Unison – Stay in sync

UnisonI use git to version almost everything I work with on a daily basis. My emails reside on an IMAP-server and my bookmarks are on delicious. My config files are written such that the same file can be used on any machine I have. The question remains how to keep all of the other stuff in sync.
There are excellent backup-solutions (and you can easily write your own), there’s git for version-control and of course there is rsync, but often you wan’t something else. Obviously you don’t want to put big files that can’t be efficiently compressed into a git repo (making it twice as big) and then push/pull multiple repos everytime you changed one file on one host. rsync also has a few drawbacks.
Enter Unison. Unison can best be described as a bi-directional rsync with a nice GUI which can be started from one host. The problem with just using rsync is that when you sync you effectively designate one host as master and the other one as the one that should be overwritten if needed. The user interface leaves much to be desired as well. I use rsync mostly for unsupervised backups.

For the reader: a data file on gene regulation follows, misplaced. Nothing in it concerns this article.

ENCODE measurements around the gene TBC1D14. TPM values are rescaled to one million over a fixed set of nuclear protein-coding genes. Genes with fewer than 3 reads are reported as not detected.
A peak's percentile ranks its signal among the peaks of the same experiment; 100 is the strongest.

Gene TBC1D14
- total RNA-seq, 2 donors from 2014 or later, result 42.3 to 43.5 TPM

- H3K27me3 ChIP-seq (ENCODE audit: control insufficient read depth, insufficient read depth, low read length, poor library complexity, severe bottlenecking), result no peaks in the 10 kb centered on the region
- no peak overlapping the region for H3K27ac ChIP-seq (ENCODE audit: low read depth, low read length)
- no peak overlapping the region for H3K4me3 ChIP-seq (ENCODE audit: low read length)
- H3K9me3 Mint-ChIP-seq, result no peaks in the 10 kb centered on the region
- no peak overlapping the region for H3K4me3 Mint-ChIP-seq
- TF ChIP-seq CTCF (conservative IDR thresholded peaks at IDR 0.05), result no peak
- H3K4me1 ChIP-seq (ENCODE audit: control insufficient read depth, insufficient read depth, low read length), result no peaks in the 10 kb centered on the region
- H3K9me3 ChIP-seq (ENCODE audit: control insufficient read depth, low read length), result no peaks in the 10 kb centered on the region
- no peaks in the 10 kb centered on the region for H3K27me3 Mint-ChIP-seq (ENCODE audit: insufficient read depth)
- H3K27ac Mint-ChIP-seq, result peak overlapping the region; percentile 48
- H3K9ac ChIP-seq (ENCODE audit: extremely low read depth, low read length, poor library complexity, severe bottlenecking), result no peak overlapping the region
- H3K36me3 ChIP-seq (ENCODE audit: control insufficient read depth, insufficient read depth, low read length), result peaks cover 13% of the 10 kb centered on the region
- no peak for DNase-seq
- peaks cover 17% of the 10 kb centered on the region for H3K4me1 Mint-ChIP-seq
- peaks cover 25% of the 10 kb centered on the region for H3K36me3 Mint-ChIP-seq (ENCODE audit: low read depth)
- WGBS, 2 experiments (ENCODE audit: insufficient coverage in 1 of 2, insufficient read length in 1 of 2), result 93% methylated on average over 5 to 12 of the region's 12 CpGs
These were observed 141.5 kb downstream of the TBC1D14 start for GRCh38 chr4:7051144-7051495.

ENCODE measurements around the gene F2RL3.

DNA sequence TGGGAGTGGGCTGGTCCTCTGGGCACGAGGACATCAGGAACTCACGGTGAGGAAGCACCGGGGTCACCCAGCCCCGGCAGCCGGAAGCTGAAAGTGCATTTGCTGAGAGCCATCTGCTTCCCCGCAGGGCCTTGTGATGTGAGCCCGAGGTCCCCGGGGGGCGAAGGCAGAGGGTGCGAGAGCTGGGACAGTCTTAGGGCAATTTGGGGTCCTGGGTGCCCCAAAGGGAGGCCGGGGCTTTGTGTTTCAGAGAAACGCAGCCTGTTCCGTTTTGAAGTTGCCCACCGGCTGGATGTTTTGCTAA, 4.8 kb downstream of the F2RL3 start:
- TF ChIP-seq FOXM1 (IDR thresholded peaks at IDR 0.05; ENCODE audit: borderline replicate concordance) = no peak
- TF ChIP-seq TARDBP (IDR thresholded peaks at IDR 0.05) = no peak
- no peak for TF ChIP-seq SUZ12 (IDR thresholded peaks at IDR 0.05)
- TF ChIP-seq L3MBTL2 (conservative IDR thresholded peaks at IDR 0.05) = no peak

Unison
Unison solves all of these problems. It works with profiles, where local and remote paths are specified and ignore masks can be set. Then when started on a profile it checks the paths, and gives you pretty good settings to sync it (obviously if a file is changed you probably want the newer one on both hosts, and if a file was deleted but was there before, you probably want to delete it on the other host as well). You can then go through the file list and use keyboard shortcuts to mark files as use-local, use-remote, skip for this sync and ignore permanently. It may not sound that spectacular, but that is exactly what sets Unison apart. So, if you work on more than one host give it a try, it works on Windows, Linux and Mac OS X.

2 Responses to “Unison – Stay in sync”

  1. The only annoying thing about unison is the the local and remote host must be the same versions of unison. Only a slight problem when the remote host has a version that is (seems) 10 years old and you have no access to update it. ;) Overall, good tool, I agree.

  2. Yep, that’s true. I was glad that I found the same version in a binary form for Mac OS X as is installed on my Gentoo box.